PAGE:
The Oatmeal's Matthew Inman on Webcomics, Cereal, and His Upcoming Visit to Changing Hands
Courtesy of Matthew Inman
We can thank the idiots Matthew Inman worked with in the corporate world for driving him to quit and ultimately start his own webcomic.
The 28-year-old says he was sick of the office (mostly the printer) and decided to work for himself. Just more than a year after he launched TheOatmeal.com, he averages 4 million unique users per month, had a quarter billion page views in 2010, and says that a good comic will get around 40,000 page views an hour (he admits, he's a little obsessed with the analytics).
More than the numbers, though, Inman's all about illustrating everyday experiences like sucking at text messaging and awkward hugs to not-so-everyday events like hunting, tracking, and killing unicorns, and preparing your pets to go to war. And oddly enough, they're all spot-on.
The designer-turned-comic is releasing his first book, 5 Very Good Reasons to Punch A Dolphin In the Mouth, and is heading to Changing Hands in Tempe on March 5.
See what Inman has to say about oatmeal (the food), his favorite comics and invitations to the shooting range after the jump ...
Your comic yesterday was the most shared link on Twitter ...
Yeah, it's exciting. I mean there are pluses and minuses. I check my google analytics like every twenty minutes and I do these imaginary metrics in my head. I think, 'if i make a comic and the hit count isn't around 40,000 per hour then it's no good.'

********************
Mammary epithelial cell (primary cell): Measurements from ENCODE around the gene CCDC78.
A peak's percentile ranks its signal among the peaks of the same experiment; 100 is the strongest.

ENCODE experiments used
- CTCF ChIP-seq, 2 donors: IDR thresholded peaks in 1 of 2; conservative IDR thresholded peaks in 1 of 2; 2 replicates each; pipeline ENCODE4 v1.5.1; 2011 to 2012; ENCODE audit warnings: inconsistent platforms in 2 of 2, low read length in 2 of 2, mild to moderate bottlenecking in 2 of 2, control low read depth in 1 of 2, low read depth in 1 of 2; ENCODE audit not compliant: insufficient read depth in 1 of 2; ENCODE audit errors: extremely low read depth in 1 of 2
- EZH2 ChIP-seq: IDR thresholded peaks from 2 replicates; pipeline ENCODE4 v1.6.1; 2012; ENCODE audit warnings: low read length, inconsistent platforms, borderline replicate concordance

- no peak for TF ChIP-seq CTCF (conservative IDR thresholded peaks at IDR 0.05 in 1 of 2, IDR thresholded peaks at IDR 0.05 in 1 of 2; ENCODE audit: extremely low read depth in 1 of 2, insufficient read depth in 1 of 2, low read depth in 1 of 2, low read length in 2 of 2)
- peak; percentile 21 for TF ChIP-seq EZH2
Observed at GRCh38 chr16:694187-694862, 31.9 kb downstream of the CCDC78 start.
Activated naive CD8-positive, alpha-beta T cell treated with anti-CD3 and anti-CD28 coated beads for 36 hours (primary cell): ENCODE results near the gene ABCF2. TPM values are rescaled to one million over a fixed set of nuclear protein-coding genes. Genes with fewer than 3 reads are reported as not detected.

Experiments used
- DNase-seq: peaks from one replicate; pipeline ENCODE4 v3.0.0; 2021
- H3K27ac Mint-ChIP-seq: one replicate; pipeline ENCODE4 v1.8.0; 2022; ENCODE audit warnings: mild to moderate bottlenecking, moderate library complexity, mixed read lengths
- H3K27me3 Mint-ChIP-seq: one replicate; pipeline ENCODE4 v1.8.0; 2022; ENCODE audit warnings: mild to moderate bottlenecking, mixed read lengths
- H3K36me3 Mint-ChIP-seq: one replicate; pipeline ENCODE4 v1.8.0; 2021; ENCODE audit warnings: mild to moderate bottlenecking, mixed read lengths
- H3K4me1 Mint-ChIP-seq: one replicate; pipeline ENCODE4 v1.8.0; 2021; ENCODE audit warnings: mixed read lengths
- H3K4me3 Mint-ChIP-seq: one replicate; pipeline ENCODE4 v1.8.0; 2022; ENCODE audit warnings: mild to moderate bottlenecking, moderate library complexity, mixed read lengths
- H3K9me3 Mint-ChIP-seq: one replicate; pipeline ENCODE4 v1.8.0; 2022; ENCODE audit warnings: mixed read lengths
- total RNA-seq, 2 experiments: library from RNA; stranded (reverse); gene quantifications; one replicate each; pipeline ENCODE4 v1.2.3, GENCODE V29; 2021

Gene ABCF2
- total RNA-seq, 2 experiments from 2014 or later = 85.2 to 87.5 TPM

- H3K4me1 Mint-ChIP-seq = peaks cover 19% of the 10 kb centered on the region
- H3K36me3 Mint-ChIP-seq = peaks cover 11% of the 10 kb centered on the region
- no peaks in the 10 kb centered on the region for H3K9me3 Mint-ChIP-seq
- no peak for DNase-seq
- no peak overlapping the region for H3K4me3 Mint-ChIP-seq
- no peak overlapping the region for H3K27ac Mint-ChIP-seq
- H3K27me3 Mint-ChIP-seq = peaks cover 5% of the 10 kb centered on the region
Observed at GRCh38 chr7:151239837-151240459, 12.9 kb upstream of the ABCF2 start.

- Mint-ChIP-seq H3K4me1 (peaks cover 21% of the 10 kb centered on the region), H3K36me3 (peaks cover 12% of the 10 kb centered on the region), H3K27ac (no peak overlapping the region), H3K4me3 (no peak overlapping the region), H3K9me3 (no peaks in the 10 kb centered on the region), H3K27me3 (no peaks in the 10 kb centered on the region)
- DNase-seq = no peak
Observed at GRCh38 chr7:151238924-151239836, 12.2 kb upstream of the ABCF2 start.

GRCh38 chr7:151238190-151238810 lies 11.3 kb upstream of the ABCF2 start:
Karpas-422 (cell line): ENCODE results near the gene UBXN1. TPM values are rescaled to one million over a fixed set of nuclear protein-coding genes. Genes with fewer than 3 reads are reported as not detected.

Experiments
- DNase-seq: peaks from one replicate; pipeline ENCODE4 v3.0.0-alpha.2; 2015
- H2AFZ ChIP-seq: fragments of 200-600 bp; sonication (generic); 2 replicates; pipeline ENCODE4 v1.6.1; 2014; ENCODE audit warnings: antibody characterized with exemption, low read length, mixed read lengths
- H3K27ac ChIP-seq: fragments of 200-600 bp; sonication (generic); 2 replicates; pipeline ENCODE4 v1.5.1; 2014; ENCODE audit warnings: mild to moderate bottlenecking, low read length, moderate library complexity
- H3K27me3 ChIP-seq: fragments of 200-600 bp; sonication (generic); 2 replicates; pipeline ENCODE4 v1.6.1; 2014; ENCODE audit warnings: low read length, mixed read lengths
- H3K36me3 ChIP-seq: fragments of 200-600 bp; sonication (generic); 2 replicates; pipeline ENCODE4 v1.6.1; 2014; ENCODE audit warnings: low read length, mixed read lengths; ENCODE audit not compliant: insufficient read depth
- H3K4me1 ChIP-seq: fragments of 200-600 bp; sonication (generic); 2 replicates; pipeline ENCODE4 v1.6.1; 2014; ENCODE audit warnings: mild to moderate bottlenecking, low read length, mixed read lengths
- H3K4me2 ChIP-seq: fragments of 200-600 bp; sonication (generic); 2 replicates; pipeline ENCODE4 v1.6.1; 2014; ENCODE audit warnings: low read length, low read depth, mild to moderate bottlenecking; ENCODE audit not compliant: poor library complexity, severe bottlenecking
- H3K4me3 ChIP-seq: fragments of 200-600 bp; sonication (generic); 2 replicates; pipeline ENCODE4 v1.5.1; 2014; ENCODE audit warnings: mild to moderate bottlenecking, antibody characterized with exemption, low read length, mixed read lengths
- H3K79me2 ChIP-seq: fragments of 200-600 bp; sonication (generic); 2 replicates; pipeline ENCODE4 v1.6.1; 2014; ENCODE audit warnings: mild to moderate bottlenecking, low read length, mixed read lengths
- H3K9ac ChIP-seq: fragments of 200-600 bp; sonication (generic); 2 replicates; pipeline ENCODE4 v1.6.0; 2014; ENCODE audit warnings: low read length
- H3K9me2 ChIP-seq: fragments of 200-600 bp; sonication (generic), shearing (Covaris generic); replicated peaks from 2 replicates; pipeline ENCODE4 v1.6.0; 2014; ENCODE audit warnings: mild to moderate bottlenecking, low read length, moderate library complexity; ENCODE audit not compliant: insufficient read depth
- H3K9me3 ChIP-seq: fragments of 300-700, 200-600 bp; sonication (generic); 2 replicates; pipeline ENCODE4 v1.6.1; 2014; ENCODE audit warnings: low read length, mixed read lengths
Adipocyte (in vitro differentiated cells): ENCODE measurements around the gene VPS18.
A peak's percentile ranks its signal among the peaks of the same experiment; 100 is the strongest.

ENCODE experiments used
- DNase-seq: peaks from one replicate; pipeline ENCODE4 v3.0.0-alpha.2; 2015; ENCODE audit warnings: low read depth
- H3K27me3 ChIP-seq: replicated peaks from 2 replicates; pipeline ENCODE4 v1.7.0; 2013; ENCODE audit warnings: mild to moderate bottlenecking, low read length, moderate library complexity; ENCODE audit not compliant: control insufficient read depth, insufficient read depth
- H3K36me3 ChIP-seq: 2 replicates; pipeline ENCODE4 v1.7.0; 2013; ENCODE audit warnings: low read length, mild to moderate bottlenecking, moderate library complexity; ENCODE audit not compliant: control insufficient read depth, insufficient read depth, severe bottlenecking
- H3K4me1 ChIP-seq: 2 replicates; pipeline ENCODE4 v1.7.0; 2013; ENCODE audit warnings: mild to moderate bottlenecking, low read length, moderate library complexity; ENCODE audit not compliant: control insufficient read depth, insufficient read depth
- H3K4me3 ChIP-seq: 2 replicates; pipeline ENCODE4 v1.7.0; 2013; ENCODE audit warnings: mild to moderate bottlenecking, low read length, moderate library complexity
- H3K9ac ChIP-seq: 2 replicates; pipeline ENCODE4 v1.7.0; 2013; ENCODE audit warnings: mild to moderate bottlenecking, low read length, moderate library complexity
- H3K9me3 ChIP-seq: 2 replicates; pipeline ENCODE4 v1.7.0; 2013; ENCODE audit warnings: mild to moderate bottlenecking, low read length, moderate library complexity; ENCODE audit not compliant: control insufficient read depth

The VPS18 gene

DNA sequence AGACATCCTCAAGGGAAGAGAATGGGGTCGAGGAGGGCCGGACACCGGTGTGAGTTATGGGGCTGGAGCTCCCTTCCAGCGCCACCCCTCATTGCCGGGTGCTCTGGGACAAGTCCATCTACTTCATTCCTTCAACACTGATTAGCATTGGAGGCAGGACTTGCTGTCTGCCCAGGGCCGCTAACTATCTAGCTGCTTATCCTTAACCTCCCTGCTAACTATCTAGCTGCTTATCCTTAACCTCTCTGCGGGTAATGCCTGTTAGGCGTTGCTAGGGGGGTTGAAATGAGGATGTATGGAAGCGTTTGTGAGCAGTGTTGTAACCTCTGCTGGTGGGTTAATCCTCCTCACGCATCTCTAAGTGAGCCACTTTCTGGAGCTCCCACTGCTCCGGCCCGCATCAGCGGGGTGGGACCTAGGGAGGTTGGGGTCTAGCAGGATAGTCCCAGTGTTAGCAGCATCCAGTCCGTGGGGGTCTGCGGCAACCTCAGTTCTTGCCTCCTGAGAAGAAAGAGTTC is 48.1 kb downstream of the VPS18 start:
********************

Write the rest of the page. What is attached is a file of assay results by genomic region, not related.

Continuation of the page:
How about Hyperbole and a Half?
[Allie Brosh] and I actually both grew up in Hayden Lake, Idaho (what Inman calls southern Canada). Then she moved to Montana, I moved to Seattle, and we kind of coincidentally found out that we were both doing webcomics. We've hung out a couple times, I've included one of her panels in one of my comics, and we of course link to each others' sites. .
How'd you get out of the office world?
When I was a teenager, I discovered illustration and learned how to program. I was at a job and learned that I was in a unique case where most of the people I worked with were incompetent morons. And I've worked with smart people, I know they're out there ... but ultimately what I was passionate about was subject to whims of others.
The last job I quit was because I founded an online dating website (mingle2.com). I took that site from concept to launch in 66 hours. It was purchased by a company in San Francisco, and I started writing quizzes and comics to promote the site. Eventually, the comics started getting more publicity than the dating site, so I figured rather than using the comics as a marketing vehicle, I'd just focus on them ... from design to an online dating website to a webcomic, I guess it's not much of a lateral career path.
Best part about working for yourself:
Being able to produce something with zero friction. Last night, I went to beers with a friend and got home around 11 p.m.. I read that Obama was meeting with Mark Zuckerberg and Steve Jobs today, so I put together something quick, in like an hour ... I didn't have to get anyone to approve it, or go through any process of months or years. I can click a button.
Do you even like oatmeal?
I hate it. I eat cereal for breakfast. Oatmeal actually gives me heartburn, it's weird.
Where's The Oatmeal headed?
I think I want to do a cat book soon. Everybody loves cat comics.
What's your plan for Phoenix?
I'm not sure. Someone offered to take me to one of those huge shooting ranges you have out there between landing and going to the reading and signing event ... I'm pretty good at public speaking, but before these things, I'm like a bucket of raisins, so I don't know if they're going to be wanting me to pick up a rifle and shoot stuff.
Note: This article's been updated to reflect accurate page view information.
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